The narrator feels quite concerned about the safety of the old man. He tries hard to convince him to get away from that place, for the enemy troops are about to reach there.
The old man does not seem very concerned about his own safety; he is only worried about the animals he has left behind. Those animals include two goats, a cat, and eight pigeons.
Having traveled for twelve kilometers, the old man is now stopped midway on a bridge, brooding over the well-being of his animals. The narrator can see the pointlessness of the old man’s concern. He pities the old man, for his life is more vulnerable than those of his animals in the situation.
When the old man says, “A cat can look out for itself, but I cannot think what will become of the others," the narrator tries to allay his fears by saying, “They'll probably come through it all right.”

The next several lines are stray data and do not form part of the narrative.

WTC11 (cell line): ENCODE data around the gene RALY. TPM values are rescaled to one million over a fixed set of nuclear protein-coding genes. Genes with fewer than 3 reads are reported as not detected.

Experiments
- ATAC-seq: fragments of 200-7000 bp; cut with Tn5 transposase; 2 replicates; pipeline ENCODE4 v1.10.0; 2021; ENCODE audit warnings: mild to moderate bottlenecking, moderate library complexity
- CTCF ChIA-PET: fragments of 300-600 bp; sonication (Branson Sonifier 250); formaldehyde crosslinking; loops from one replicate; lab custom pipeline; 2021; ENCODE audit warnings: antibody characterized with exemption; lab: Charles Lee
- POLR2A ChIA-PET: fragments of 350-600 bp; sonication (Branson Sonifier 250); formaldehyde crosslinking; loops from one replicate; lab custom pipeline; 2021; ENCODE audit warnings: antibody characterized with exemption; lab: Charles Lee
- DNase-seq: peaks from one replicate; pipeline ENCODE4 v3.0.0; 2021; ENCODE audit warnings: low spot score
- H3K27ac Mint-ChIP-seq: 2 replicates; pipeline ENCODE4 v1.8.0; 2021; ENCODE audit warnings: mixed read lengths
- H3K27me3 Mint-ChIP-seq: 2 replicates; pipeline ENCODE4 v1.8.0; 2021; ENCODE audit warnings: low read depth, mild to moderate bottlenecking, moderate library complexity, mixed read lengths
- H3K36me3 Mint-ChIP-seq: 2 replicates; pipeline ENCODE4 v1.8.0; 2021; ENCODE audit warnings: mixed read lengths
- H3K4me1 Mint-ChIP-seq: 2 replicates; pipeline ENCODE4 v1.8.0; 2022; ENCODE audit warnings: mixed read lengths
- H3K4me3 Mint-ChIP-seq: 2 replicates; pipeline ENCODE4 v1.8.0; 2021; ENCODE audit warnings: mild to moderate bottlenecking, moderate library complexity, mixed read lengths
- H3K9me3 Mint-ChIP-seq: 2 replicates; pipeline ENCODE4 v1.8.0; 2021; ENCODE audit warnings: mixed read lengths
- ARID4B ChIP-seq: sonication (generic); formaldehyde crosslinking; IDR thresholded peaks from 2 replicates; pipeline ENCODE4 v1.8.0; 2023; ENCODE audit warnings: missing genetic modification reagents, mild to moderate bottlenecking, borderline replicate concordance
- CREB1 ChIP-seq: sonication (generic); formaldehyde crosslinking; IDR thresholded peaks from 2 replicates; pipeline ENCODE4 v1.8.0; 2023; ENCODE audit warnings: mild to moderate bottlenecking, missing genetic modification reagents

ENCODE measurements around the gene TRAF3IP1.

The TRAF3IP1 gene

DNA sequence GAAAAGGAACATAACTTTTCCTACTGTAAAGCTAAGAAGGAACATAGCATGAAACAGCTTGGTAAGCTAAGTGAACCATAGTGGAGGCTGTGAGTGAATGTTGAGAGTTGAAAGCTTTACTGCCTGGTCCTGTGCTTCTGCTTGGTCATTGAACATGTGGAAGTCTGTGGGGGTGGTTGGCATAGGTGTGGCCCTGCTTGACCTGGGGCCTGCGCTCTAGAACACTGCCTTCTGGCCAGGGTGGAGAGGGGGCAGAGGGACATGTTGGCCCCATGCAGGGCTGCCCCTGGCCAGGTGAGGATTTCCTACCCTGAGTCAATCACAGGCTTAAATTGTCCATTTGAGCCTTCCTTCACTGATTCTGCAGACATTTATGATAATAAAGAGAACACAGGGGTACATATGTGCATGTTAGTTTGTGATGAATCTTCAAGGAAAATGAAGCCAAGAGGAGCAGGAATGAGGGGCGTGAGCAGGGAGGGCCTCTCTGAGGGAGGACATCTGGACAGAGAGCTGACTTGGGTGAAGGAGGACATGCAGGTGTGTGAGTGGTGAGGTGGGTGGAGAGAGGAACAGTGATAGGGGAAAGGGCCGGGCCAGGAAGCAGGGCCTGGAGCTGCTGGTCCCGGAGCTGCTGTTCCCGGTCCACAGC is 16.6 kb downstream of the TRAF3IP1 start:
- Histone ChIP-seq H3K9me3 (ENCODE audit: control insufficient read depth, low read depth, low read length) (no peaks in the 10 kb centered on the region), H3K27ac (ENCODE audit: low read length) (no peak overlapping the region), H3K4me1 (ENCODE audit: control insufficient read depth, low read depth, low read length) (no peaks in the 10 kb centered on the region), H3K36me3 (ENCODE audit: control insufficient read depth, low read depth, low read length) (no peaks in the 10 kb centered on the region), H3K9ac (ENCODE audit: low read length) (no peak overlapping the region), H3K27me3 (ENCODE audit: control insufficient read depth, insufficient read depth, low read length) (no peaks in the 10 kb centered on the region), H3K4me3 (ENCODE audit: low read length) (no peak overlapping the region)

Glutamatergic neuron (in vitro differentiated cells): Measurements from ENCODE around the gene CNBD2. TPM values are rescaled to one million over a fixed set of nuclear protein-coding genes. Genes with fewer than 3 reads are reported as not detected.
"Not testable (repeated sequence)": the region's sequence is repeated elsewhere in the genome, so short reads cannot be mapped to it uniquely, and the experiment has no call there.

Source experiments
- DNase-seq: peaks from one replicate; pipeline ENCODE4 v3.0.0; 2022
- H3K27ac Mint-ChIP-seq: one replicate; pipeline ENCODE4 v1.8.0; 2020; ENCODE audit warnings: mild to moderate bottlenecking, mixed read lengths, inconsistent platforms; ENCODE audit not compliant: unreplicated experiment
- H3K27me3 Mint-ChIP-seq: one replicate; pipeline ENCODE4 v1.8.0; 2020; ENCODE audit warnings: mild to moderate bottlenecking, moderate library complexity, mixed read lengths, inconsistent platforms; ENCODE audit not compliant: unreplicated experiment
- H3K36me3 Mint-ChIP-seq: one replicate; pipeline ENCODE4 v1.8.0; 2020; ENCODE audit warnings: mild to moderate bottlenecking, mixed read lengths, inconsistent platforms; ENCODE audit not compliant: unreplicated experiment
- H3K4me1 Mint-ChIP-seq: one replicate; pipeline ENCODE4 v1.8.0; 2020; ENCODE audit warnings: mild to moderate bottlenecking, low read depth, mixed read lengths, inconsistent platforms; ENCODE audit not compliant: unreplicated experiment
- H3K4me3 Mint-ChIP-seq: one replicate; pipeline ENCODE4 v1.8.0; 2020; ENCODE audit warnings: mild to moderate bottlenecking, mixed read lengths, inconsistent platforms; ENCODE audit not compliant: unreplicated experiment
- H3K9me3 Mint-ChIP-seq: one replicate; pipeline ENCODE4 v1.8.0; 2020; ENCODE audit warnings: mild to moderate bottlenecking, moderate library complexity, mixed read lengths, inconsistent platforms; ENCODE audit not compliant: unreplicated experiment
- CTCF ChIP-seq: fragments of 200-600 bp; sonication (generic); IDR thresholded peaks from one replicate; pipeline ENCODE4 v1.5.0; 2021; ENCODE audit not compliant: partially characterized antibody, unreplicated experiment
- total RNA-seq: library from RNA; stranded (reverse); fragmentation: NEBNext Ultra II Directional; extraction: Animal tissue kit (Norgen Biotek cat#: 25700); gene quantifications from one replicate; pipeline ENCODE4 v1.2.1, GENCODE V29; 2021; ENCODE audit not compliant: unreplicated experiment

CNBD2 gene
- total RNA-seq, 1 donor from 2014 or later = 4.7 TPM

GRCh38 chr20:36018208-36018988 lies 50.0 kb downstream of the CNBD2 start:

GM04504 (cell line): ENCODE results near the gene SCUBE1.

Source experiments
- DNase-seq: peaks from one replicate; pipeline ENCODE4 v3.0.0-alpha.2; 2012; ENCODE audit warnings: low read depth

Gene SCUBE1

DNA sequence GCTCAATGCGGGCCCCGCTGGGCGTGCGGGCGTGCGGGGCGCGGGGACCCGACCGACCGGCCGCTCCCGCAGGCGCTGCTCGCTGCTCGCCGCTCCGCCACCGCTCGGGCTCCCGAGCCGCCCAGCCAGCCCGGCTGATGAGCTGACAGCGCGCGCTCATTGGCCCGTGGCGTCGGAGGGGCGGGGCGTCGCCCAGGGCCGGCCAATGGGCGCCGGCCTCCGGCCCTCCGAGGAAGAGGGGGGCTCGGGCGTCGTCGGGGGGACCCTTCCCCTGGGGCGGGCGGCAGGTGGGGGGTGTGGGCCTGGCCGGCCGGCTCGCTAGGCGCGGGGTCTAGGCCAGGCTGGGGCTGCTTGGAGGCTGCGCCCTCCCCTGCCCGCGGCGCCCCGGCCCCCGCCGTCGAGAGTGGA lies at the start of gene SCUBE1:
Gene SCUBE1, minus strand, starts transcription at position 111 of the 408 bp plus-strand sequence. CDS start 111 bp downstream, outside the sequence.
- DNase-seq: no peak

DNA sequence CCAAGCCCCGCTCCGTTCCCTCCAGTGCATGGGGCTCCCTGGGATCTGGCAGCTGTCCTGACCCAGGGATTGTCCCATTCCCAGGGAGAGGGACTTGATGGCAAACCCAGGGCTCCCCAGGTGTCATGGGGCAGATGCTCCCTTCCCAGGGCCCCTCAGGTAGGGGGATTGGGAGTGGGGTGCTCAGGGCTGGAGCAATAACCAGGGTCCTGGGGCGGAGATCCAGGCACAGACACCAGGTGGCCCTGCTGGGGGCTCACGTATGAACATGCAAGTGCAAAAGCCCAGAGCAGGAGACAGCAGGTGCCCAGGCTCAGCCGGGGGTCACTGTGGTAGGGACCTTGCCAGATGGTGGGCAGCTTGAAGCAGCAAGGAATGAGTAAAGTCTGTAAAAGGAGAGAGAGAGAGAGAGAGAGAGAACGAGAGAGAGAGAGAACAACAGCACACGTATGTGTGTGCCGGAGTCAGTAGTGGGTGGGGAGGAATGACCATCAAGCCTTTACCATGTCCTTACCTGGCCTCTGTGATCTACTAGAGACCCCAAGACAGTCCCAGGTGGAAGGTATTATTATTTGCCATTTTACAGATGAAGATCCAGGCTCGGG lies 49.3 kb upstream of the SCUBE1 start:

Moreover, the narrator comes up with quite a convincing argument to make the old man feel safe about his pigeons. He says that “they'll fly,” because the old man has left the door of the cage unlocked. The old man agrees with him, but he is not able to overcome his anxiety for his animals. He says,
Yes, certainly they'll fly. But the others.
At the end, the narrator gives in and decides to leave the old man to his fate.